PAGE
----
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The Best Way to Overcome a Jet Lag Part 1

Everyone who has taken an airplane over multiple time zones has experienced it some way or another: jet lag. It can happen to anyone, from first-time travelers to experienced air pilots. If after extensive travel you have difficulties to sleep but feel dead tired, hard to keep focus and your whole rhythm is smashed, then you know it. You have a jet lag.

In a medical sense, a jet lag is a period where your body has to adapt to its new operational time cycle. As humans, we have circadian rhythms or in other words, innate biological clocks. It determines when we go to sleep and when we wake up. We are animals who are built to be awake at day and at sleep at night. Traveling over time zones quickly can shake your rhythm and may cause you insomnia and rest problems for a short period because your sleep and wake times are not in tune with the daily routine of your new environment.

A jet lag is not a serious medical condition but it can influence your way of behavior in the first days after you have arrived. Some even suffer from a jet lag a month in.

What Factors Contribute to a Jet Lag?

The main reason that makes you have a jet lag is that you travel over time zones quickly, without giving your body the time to adjust to the new daily cycle. Most often this happens because you travel by plane. There are also minor other causes for a jet lag, including unable to sleep on the plane, lack of oxygen at the place of arrival and the time of departure. When you depart early in the morning (i.e. 2 am) while flying to the west, you do not have time to sleep that night, while you gain extra day hours in your journey to the west. That means that you will be likely to be very tired the first days after you arrived.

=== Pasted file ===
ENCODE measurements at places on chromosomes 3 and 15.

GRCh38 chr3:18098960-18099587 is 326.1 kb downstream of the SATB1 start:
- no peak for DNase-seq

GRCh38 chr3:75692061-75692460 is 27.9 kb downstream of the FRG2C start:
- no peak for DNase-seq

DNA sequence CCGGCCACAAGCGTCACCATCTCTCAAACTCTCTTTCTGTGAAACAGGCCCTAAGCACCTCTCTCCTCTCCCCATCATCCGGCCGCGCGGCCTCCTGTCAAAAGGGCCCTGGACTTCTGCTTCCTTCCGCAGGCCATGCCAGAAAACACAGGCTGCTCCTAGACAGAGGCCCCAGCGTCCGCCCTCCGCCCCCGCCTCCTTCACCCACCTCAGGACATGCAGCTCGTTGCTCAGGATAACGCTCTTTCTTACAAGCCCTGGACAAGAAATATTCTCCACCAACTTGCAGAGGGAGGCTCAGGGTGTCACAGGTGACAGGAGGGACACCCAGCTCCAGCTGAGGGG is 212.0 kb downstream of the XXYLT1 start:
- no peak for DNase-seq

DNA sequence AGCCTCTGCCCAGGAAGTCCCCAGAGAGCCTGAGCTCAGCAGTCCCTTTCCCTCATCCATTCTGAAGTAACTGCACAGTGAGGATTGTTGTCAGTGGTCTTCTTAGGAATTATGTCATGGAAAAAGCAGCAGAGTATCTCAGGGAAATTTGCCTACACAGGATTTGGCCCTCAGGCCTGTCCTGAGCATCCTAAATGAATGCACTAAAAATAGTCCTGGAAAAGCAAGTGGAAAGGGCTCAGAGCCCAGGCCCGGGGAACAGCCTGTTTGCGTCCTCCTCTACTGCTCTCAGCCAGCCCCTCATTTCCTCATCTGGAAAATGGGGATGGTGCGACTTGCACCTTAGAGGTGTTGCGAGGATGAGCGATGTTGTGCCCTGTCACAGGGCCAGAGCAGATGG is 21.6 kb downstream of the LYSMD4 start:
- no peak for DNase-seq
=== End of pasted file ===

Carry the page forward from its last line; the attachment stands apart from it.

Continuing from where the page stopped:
So what to do about a jet lag? Here are the best ways.

Prevent a Jet Lag from Happening in the First Place

If you can prevent the causes of jet lag in the first place then you will not have to worry about it. Some methods to prevent a jet lag from happening are:

Travel at a slow pace, so take the train/boat/car instead of the plane.

– Sleep on the plane. If this is difficult try to acquire eye pads, neck support, and earplugs. These will make it much easier to sleep in a crowded area. In special cases, it can be beneficial to skip sleep on the plane though (see below).

– Depart late at night (if you sleep on the plane) when going west-east or depart in the afternoon when going east-west. In this way, you can smuggle a couple of hours and regain your normal rhythm quickly.

– Stick to your normal sleep patterns as at home. This is only advisable when you are away for a couple of days though.

– Be physically fit. A healthy body can take much more and will have much fewer problems with a jet lag. A good way to achieve as well is to drink a lot of water (no alcohol) and to keep active during the trip.

However, if you cannot do this and/or you do have a jet lag, here is the best remedy to cure it quickly.